1968 at Carnoustie

Player had to wait another nine years to win the Open for a second time, finishing two strokes ahead of runners-up Jack Nicklaus and Bob Charles. It was the fifth of Players’nine Majors. In an Open where birdies were hard to come by, Player recorded scores of 74, 71, 71 and 73 to finish one-over-par 289, two ahead of the runners-up.

Interestingly, there was a second cut in place at this Open, after 54 holes, and it stayed that way until 1985, while this was the first Open that all past champions were exempt from qualifying. It is also worth noting that in the same week that the Open was staged, the inaugural Greater Milwaukee Open was held in the USA, with a first prize of $40 000, over five times the winner’s share of the Open Championship, which was £3000.

Also, interestingly, the PGA Championship (one of the four Majors) was staged the next week in San Antonio, Texas, the fifth and final time in the 1960s that these two Majors were played in consecutive weeks in July.

This was Player’s third and final Open win and his eighth Major overall. He finished on a score of 282, two-under-par, four strokes ahead of runner-up, Peter Oosterhuis. It was something of a golden year for the South African; he also won the Masters earlier in the year and finished in the top 10 in the two other Majors, the US Open and the PGA Championship.

Player led, or was tied for the lead, after each round after carding scores of 69, 68, 75 and 70. He banked £5 500 for the win. Another South African, Bobby Cole, also enjoyed a good Open. He was tied for second at the halfway point, but a third round 76 and final round 75 saw him finish in a tie for seventh at nine-over-par.

2002 at Muirfield

It would be 28 years before South Africa delivered another Open champion. Ernie Els won the first of his two Claret Jugs following a four-man playoff against Thomas Levet, Stuart Appleby and Steve Elkington. All four men finished with a score of 278, six-under-par.

After an opening 70, Els shot up the leaderboard with a second round 66 to be tied with four others for the lead. A third round 72 saw him open up a two-shot lead ahead of the final round, where he carded a 70. After Appleby and Elkington were eliminated in the playoff, Els beat Levet in sudden-death.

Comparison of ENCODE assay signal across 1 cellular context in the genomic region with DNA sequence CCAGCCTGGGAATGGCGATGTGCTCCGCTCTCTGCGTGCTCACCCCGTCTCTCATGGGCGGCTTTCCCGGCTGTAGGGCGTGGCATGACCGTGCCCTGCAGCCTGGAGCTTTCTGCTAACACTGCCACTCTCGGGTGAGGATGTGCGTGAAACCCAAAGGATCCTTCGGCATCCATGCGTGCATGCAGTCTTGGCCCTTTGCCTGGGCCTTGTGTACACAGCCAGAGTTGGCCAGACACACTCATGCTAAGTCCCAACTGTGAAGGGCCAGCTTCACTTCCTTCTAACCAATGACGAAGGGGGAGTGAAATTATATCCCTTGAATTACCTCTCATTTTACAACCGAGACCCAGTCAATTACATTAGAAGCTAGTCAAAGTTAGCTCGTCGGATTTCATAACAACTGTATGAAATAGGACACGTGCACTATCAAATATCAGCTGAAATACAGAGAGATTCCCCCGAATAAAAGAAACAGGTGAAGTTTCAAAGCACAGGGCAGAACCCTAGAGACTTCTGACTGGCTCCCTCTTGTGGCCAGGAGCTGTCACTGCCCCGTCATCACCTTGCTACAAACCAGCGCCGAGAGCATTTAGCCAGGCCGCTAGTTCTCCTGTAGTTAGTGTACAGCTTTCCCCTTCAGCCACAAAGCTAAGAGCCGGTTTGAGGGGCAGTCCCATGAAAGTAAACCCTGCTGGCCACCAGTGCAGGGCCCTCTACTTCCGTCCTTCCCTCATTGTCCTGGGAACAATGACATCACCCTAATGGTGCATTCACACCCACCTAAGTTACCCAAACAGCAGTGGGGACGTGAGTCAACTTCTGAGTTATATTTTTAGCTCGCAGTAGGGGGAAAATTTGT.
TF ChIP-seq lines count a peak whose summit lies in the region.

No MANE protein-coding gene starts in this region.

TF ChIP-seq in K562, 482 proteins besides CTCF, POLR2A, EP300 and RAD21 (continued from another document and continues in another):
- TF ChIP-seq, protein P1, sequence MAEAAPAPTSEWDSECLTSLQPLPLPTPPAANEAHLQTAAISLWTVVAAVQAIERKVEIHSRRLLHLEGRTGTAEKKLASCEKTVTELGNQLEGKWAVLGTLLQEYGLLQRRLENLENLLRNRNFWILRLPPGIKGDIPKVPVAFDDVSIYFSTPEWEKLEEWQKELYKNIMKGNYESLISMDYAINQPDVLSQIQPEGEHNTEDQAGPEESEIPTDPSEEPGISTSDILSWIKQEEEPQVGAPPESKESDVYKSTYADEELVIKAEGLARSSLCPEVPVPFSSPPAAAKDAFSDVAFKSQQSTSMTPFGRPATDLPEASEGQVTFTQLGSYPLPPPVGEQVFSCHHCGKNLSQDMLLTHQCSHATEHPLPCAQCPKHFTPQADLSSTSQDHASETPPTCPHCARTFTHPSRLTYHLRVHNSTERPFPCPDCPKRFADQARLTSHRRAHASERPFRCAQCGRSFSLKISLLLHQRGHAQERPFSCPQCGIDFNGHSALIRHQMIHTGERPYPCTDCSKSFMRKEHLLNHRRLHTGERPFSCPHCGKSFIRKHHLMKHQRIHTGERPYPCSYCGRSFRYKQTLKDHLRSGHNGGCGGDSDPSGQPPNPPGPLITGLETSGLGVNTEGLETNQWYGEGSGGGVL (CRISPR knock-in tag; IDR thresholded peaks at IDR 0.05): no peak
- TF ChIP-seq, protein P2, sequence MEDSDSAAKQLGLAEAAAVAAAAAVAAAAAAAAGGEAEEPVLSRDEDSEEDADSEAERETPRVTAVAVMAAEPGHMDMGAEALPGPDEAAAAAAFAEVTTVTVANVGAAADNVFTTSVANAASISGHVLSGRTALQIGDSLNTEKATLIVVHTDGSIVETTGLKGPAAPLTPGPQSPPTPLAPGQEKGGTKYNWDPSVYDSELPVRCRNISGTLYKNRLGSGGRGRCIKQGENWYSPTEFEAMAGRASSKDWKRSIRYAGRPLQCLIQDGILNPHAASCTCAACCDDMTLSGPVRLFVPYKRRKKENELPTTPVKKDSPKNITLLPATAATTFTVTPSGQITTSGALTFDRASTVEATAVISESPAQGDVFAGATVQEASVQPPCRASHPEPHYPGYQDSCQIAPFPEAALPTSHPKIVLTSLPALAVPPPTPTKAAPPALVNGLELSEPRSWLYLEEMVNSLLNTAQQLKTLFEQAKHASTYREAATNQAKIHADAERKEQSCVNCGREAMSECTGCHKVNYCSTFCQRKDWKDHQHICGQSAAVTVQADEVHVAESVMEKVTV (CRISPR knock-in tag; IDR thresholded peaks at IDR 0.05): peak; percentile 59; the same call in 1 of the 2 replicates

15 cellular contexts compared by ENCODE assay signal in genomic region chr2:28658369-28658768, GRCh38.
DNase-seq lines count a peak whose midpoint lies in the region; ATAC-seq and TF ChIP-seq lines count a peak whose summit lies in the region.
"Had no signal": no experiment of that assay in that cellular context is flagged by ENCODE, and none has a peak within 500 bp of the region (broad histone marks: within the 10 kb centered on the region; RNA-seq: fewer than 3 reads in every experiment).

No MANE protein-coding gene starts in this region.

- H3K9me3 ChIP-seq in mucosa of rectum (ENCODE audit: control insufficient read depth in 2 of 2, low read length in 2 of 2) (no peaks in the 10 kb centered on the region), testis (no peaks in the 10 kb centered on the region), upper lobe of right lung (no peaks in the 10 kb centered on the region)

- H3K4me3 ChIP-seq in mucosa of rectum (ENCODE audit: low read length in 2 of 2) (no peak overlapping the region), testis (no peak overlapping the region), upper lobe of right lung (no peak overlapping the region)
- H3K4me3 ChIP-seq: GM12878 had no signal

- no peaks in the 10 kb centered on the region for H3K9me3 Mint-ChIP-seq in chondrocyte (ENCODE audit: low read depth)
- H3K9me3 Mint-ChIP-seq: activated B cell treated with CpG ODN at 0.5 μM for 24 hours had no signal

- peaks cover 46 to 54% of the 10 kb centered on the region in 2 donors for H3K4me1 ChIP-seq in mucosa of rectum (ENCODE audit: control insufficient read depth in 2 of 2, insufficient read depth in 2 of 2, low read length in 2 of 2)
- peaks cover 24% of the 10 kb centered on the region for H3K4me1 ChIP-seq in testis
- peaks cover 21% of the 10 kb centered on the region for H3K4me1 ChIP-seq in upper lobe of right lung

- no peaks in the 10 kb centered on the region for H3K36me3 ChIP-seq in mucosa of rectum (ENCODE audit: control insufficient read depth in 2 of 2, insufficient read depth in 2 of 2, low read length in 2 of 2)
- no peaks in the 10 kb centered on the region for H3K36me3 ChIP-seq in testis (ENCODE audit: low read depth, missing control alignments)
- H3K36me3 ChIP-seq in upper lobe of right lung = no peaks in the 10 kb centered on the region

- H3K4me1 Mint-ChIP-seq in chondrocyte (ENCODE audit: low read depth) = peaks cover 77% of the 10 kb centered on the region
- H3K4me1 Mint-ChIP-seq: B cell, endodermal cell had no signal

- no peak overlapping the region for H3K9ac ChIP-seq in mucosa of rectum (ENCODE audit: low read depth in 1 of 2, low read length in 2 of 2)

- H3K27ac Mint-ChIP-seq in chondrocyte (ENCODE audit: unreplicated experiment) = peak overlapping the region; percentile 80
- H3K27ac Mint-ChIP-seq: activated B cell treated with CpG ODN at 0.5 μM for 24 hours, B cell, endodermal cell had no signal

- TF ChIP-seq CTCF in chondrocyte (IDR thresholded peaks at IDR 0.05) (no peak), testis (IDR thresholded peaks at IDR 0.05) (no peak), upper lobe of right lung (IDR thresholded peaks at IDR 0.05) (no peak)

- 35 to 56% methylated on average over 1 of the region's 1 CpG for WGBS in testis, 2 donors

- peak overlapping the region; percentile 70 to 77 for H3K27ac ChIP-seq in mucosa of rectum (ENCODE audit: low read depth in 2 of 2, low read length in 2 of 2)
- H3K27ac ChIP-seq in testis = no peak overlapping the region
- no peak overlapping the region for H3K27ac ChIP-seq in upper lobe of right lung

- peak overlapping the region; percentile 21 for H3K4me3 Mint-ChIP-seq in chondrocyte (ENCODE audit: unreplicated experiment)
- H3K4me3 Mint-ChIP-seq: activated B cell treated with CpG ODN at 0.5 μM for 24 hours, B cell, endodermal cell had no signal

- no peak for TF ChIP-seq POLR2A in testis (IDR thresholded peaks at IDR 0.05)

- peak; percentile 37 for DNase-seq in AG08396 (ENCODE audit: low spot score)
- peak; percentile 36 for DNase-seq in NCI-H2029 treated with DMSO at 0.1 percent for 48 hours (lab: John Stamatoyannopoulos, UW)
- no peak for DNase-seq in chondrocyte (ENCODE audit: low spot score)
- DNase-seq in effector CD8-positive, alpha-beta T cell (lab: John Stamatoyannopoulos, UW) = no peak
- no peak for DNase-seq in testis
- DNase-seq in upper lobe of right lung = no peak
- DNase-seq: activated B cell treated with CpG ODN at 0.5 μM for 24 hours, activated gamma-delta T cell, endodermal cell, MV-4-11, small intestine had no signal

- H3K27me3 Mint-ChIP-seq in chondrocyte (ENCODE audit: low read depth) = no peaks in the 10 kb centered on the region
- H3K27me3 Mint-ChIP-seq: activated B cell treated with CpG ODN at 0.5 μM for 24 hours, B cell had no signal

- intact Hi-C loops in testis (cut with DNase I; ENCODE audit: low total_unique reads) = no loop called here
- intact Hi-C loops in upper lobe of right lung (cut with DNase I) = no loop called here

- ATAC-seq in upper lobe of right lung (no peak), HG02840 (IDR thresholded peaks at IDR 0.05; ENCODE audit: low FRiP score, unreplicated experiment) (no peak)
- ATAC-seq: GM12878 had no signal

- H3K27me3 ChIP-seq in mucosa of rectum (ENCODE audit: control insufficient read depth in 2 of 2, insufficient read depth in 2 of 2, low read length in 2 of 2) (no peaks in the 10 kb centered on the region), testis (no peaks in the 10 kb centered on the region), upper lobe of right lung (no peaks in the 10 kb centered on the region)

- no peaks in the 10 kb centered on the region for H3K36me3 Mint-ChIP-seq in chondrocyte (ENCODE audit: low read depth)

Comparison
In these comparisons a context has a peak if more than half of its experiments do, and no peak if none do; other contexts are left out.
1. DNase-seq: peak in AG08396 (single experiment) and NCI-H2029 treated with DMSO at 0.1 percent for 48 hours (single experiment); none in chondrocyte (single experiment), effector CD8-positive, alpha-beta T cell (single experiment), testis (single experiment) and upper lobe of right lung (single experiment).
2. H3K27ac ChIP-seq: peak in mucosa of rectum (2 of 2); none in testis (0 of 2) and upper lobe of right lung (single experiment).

Interestingly, Tiger Woods’ bid for the Grand Slam (after earlier winning the Masters and US Open) came to a sudden halt in the third round when he recorded the worst round of his career up to that point, an 81 (+10) in cold, gusty rain. He rebounded in the fourth round with a 65 and finished at even-par, six strokes back.

2010 at St Andrews

Louis Oosthuizen’s only Major triumph came after a sizzling four days which saw him finish at an almost incredible 272, 16-under-par. He finished seven strokes clear of runner-up, Lee Westwood, with Rory McIlroy, Henrik Stenson and Paul Casey a further stroke back.

Oosthuizen and McIlroy were in sizzling form on day one, recording scores of 65 (seven-under-par) and 63 (nine-under-par) respectively, but the South African took charge in the second round with a score of 67 to be 12-under-par at the halfway mark, five clear of his nearest rival. McIlroy’s second round 81 ultimately cost him the tournament.

Oosthuizen’s third round 69 ensured he took a four-stroke lead into the Sunday where he registered a final round 71 to win by seven. The smooth-swinging South African banked £850 000 for the victory.

2012 at Royal Lytham and St Annes

Els bagged his second Open title and fourth Major trophy after finishing  one stroke ahead of runner-up, Adam Scott from Australia. In a hugely exciting final round, Els came from six strokes back to pip his fellow competitors.

Scott, who’d led or been tied for the lead after each of the first three rounds, led after 54 holes at 11-under-par and after a birdie at the 14th was four strokes ahead with four to play. Els, who was two groups ahead of Scott, birdied the 18th for a score of 68 and the clubhouse lead at 273 (seven-under-par).

Scott then bogeyed each of the last four holes to record a final round score of 75, handing Els the victory. South Africa’s Thomas Aiken finished  in a tie for seventh, at one-under-par.


@jacq_west